PORT ST. LUCIE, Florida - Tim Tebow began spring training doing what he does as well as anyone. He stood in front of reporters and answered questions Monday, showing the affability and charisma that has made him an international superstar. He posed for pictures and signed autographs for every single fan who came to see him on his first day at Mets camp.
Now the hard part begins for the former Heisman trophy winner who is attempting a professional baseball career at age 29.
Here are some of Tebow's quotes and highlights from Day One of the Mets' Tebow-palooza:
"I've put in the work, but [playing in the major leagues] is not just the ultimate goal ... Today's just the next day in that process."
On Monday, Tebow hit nine home runs in four rounds of batting practice, with each blast causing murmurs of excitement from the young Mets' prospects working out alongside him. His swing looked long, but he appeared to widen his base after a winter of work, which could give him better balance and allow him to foul off tough pitches.
"The ultimate goal is to enjoy it every day," Tebow said. "I can honestly sit here in front of every one of you and say I've had so much fun training, pursuing it, getting hits, striking out, whatever it's been."
Tebow's process began with tryouts for major league scouts last August, continued with a handful of at-bats in instructional league and then a stretch of games in the Arizona Fall League, where Tebow batted .194 and had trouble at times making contact. Given an offseason to adjust after his first taste of live pitching since high school, Tebow said he made minor changes to his swing, but did not overhaul it.
"We happen to be neighbors, so that helped. I baked a dish and brought it over. No, that's not true. That's a lie. We became friends. We both live in Jacksonville and had the Mets tie."
At least some of those swing changes can be chalked up to hours spent working with a new friend and neighbor who happened to get National League MVP votes following the 2016 season, Daniel Murphy.
We heard a lot about each other and had an opportunity to meet each other and become friends," Tebow said of his offseason training sessions. "We met at a place by our houses and trained a lot. It was just fun. I think he's kind of as much an addict of sports as I am. Even Thanksgiving morning, we were out there hitting before he had to get back to his wife and family"
Murphy told reporters Tebow needs repetitions, but has impressive power. The question, of course, is whether a 29-year old who figures to begin the season in the low levels of the minor leagues has enough time to learn the other facets of hitting in order to have a meaningful career.
"I always appreciate all the support of the fans who come out to cheer me on and are supportive. It always means a lot. I want to be able to make people happy, make people smile."
Monday's workout demonstrated again that all of those repetitions and any shows of power from Tim Tebow will take place in front of a sizable audience.
The crowd was nowhere near as large as it was for Tebow in instructional league, but it was noteworthy for a minor-league workout. After he took batting practice and shagged fly balls, he took time to sign autographs and pose for photographs for every fan who asked.
"If they come out to watch, I want to always give them something fun to see. At the same time, that's not the end goal," Tebow said. "I love to do it, but that's not the end goal. Things become very special that aren't easy, when you have to work for it. Meantime, I'm hopeful I can make some peoples' day and give them a hug or sign a couple of autographs, get a couple hits, obviously."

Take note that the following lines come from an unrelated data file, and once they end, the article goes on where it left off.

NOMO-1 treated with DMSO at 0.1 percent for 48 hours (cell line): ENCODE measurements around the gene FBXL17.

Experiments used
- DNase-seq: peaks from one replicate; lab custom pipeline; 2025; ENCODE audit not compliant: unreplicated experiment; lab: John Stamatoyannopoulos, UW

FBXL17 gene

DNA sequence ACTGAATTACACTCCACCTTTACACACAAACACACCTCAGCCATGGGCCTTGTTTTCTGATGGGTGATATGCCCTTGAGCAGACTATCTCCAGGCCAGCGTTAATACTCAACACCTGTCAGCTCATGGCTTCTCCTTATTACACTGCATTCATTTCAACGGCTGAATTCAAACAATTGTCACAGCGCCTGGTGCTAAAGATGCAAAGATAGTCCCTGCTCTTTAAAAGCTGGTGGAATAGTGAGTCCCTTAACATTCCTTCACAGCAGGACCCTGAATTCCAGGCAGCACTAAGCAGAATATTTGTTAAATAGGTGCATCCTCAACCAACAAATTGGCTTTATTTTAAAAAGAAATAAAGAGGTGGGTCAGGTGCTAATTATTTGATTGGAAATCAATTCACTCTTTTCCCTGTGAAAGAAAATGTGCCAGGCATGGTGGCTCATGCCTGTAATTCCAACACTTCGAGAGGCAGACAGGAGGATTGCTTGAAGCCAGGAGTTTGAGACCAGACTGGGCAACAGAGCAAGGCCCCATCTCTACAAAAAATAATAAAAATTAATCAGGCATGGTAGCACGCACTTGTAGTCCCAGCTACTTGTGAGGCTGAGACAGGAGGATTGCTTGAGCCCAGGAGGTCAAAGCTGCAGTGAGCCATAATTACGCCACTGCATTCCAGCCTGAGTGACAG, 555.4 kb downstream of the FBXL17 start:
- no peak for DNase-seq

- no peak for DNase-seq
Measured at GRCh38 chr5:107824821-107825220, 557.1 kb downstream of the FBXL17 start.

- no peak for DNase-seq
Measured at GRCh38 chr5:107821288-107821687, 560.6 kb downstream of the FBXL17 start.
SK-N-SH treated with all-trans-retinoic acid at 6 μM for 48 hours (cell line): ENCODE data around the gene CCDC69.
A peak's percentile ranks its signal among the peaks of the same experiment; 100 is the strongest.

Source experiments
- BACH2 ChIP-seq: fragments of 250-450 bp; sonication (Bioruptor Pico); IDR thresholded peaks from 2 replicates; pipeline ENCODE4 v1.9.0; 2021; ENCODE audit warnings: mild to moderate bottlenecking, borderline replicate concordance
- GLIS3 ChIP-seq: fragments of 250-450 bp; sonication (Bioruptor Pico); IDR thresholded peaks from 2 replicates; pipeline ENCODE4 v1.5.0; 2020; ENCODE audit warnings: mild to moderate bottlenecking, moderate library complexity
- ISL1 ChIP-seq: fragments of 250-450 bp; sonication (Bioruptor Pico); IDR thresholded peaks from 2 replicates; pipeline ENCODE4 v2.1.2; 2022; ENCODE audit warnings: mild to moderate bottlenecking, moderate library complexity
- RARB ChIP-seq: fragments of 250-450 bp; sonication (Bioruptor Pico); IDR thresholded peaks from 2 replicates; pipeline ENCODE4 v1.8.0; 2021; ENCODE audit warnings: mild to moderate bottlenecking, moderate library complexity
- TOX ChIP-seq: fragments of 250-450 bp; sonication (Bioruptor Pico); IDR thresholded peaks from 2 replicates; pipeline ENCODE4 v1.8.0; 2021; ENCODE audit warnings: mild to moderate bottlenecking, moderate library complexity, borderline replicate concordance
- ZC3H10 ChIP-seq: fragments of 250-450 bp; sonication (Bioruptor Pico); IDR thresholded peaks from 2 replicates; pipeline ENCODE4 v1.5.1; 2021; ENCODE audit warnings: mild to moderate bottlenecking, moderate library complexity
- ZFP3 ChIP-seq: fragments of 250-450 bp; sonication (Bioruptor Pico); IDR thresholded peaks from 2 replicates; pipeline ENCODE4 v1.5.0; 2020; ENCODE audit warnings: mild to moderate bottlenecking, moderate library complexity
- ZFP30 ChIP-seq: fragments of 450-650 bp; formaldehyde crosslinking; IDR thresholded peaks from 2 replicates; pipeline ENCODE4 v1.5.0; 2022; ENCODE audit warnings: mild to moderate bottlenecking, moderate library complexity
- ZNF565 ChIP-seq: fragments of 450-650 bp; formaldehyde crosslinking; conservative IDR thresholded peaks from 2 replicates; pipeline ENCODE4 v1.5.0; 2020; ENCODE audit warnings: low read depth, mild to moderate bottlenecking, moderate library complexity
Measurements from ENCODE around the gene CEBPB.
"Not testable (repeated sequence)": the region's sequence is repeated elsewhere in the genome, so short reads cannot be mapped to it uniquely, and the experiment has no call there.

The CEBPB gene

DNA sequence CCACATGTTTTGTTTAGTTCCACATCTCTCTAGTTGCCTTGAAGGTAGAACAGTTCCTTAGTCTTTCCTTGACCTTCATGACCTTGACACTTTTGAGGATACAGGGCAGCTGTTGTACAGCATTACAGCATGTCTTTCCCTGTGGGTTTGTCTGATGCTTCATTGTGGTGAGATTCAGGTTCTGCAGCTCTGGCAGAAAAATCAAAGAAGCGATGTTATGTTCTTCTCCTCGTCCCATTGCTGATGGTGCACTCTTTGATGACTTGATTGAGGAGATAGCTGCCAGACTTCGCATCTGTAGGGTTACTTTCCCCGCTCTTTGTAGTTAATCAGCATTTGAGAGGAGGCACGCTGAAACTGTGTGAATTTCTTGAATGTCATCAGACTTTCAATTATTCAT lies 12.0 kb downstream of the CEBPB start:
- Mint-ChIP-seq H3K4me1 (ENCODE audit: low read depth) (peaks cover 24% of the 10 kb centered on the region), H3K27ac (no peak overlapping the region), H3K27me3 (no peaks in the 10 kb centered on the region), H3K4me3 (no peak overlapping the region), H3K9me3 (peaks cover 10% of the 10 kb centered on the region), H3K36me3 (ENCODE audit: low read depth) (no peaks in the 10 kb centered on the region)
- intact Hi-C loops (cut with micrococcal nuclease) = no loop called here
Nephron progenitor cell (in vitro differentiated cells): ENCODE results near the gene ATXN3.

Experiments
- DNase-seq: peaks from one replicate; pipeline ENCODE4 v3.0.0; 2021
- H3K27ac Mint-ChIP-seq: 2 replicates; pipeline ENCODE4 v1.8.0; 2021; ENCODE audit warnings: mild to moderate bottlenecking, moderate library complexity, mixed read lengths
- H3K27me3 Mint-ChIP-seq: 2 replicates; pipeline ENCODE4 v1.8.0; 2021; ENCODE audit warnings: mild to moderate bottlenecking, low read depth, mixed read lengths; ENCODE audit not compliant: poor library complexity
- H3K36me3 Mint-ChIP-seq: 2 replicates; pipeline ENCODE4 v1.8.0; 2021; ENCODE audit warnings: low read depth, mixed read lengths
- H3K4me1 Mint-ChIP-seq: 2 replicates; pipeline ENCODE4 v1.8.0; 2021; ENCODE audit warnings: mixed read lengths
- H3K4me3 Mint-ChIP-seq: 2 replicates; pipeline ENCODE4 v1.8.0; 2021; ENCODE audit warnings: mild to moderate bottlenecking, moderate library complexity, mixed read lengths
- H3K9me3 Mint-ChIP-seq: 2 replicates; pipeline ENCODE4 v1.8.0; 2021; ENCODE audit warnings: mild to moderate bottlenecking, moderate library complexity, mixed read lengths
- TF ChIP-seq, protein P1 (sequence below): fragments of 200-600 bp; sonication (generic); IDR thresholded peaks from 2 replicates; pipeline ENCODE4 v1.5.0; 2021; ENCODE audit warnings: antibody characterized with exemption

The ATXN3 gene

At several points, he ignored a Mets staff person who tried to wrap up the session so Tebow could retreat to the clubhouse for further baseball work.
"I'm not going to worry about what everyone's writing or what everyone's thinking or however I'm being marketed."
Susan Colton is a retired elementary school principal and a graduate of the University of Florida. She drove 90 minutes from Pompano Beach to watch Tebow work out and to get a selfie and autograph and she got both. Among three dozen or so fans watching the workout, she was clutching Tebow's book and wearing a No. 15 Mets' shirsey she bought online.
"He's just very charismatic and honest and humble," Colton said.
No matter what the Mets say, having Tebow in the organization is a legitimate source of revenue and well worth the $100,000 bonus it took to sign him.
Already, Tebow jerseys were on sale in the team shop at First Data Field Monday. They were among the most prominently displayed and had a price tag of $120.
"Where'd that come from? Been holding onto that one for three years?"
Of course, those autograph-seeking crowds and hefty price tags for a jersey are as much a nod to Tebow's history as a quarterback to any signs of potential on the baseball diamond.
Tebow was asked by a New York newspaper reporter whether he felt he got a fair shot with the New York Jets, who released him after the 2012 season.
"You know, it's not for me to decide at all. I think one thing with Jets situation I learned so much from and am grateful for is that the highs, which weren't really many, and there were a lot of lows," Tebow said of his New York NFL stop. "It was not necessarily the most fun situation, but there were so many things I learned and try to improve in myself and the way I handle things. Everything happens for a reason. That situation happened for a reason."
With his first day behind him, Tebow will spend the rest of his spring working to make his baseball future -- and not his football past -- the focus as he looks to take his next step forward on the diamond.
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